The space conceived in Euclidean geometry is a space of neutrality, stability and unity. It is a static container where geometric forms are perfect and unalterable. On the other hand, non-Euclidean forms are produced by curved surfaces, in elliptic, spherical, or hyperbolic projections, where spaces deviate the principal laws of Euclidean geometry. In videogames, a list of different mechanics is deployed to facilitate navigation and spatial narration in order to simulate the spatial experience of the real world. Videogames rely heavily on spatial structure and arrangements to implement a detailed world. Most virtual environments represent an aspect of reality, as an illusion or as a symbolic and allegoric representation of space itself. The spatial representation and the illusion of reality can often achieve higher levels of immersion, even though these techniques are obscure to the player. This element can provide abstract and surrealistic narrations based on a spatiality disconnected from the strict rules and the barriers of the physical realm.
Non-Euclidean spaces in digital environments invent a special primordial form that raises interesting cognitive spatial challenges. The forms are ontologically different from the traditional Euclidean knowledge; they are similar to our unconscious experience of space. Their utilisation in videogames undermines players´ ability to make conscious use of the fundamental spatial epistemologies, encrusted in early school years. Thus, videogames challenge the cognitive gap between experience and theoretical knowledge, creating a kind of disorientation and some cognitive dissonance that could result to be even an imaginative or visionary space, linking non-Euclidean videogames with artistic surrealistic abstraction.
Active participation in these worlds is not a suspension of disbelief but rather a creation of a new belief. The spatial dissociation of non-Euclidean environments lies in-between the architectural theory of the space and the empirical navigation modes of everyday life. Although, navigation has been integrated as a fundamental action/experience in videogames, in non-Euclidean examples this element increments even more the feeling of uncertainty of perception. The impairment of objects´ perception is not strict, and even a greater amount of components are characterised by semiotic contingency. This leads the players to use hermeneutic cognitive tools to interpret and understand the ambiguity of the non-Euclidean videogames.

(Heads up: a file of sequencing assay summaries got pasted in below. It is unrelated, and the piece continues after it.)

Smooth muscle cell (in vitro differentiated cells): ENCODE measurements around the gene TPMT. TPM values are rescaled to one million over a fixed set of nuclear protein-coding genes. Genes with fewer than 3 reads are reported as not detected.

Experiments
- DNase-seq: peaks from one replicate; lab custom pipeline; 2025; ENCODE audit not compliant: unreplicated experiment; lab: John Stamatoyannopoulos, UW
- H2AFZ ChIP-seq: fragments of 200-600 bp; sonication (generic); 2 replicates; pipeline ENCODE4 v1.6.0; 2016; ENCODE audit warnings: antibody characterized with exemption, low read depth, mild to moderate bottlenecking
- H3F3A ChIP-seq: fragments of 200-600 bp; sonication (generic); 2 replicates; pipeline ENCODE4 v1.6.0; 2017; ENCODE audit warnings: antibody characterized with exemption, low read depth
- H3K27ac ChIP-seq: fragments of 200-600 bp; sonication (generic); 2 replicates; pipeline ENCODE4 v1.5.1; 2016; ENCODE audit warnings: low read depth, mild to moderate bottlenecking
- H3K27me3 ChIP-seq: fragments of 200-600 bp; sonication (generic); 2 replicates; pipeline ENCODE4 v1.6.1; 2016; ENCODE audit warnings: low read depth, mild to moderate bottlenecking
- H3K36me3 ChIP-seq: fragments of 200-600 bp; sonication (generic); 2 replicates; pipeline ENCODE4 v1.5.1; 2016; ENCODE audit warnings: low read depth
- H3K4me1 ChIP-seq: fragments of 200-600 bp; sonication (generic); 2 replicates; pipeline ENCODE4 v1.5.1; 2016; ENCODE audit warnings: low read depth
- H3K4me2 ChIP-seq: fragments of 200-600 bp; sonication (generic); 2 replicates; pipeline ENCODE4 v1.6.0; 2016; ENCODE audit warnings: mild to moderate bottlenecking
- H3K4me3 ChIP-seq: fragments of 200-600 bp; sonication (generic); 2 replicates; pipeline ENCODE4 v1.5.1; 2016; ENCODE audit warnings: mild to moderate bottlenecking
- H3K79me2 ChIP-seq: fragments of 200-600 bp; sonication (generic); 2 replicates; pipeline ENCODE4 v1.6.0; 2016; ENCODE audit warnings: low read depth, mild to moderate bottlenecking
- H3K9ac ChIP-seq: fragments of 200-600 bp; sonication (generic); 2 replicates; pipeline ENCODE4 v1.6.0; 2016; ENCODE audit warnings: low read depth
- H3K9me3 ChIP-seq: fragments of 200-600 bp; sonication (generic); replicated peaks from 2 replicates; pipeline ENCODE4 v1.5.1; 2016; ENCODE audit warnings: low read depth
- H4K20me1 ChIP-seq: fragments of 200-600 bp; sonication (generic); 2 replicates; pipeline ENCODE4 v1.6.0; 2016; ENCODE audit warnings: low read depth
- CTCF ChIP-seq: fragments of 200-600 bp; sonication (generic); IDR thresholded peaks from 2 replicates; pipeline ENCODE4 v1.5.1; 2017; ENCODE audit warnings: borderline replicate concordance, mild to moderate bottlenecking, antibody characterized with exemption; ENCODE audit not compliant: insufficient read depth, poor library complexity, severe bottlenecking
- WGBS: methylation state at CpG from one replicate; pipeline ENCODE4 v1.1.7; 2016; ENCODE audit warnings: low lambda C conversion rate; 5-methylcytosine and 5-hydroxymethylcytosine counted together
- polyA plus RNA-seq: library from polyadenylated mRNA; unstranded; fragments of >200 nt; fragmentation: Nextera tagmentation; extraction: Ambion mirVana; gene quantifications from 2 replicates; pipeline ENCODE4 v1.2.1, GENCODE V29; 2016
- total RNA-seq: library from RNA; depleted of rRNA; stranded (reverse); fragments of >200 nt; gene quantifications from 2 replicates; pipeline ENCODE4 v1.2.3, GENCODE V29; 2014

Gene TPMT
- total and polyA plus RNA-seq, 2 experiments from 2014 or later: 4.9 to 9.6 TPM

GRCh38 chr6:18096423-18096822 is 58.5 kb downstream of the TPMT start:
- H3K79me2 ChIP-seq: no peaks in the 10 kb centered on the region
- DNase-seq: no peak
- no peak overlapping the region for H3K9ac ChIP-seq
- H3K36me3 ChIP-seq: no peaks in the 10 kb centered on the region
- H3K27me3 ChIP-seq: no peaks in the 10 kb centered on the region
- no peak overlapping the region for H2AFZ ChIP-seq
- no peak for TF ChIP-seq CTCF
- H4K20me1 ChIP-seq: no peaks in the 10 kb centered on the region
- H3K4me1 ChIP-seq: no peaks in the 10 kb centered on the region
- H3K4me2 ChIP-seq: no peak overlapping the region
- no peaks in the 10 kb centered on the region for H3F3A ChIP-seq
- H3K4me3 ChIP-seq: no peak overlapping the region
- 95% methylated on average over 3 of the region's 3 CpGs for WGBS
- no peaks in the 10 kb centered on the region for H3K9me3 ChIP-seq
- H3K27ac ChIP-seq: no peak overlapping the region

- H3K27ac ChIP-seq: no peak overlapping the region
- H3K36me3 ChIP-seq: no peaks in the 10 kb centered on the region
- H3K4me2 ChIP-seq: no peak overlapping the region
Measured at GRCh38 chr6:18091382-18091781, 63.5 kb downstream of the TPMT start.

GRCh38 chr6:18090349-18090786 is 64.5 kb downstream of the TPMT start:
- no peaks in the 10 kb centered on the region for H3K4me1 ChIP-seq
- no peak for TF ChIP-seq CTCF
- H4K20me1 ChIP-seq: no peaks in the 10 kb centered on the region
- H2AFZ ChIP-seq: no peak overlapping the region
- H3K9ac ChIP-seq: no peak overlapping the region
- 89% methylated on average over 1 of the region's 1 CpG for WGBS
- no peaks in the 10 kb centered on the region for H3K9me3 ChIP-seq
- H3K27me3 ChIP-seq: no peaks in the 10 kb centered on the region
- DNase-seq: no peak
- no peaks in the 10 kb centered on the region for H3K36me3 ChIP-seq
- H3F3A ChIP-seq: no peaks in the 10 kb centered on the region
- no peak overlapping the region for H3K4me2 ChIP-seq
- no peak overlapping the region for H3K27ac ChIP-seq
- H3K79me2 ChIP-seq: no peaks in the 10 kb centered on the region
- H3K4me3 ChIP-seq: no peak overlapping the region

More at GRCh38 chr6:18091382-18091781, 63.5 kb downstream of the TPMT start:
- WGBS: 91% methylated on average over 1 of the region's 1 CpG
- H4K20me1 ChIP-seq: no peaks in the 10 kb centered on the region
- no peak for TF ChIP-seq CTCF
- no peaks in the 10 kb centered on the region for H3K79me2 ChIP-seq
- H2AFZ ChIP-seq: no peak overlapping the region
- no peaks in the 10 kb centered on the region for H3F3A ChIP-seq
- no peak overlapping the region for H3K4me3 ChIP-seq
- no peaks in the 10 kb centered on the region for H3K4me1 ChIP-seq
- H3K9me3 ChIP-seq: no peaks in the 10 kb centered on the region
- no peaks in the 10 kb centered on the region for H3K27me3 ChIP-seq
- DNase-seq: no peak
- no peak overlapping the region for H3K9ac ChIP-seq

This powerful aesthetic strategy has the potential to provide more pleasure, immersion, and engagement. In this context, the classification of ten examples of non-Euclidean videogames according to their spatial characteristics and properties is a revealing task as it can outline their relation to embodied spatial perception. Furthermore, recognising differences and similarities between the navigational methods that these games use, can produce an interesting association between spatial movement and main gameplay features.

Bibliographic References

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2 Dalrymple Henderson L. (1984), The Fourth Dimension and Non-Euclidean Geometry in Modern Art: Conclusion, Leonardo, Vol.17, no 3, pp: 205-210
3 Some quite interesting examples of videogames created with non-Euclidean geometries are: Manifold Garden https://store.steampowered.com/app/473950/Manifold_Garden, Antichamber https://store.steampowered.com/app/219890/Antichamber/, The bridge https://store.steampowered.com/app/204240/The_Bridge/ , FEZ, Portal, Monument Valley, 4D Toys, EleVR, FORM, Superliminal, HyperRogue, Tea For God, Marathon 5D space, Non-Euclidean Room, Fragments of Euclid, Hyperbolica, Splitgate, Spherical Geometry, Non-Euclidean Chess, Parallelia, Glitchphobia, Sokyokuban – most of them can be found in STEAM platform - [visited 15.03.2022]
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the 5th International Digital Arts and Culture Conference, edited by Adrian Miles. Melbourne, Conference Proceedings.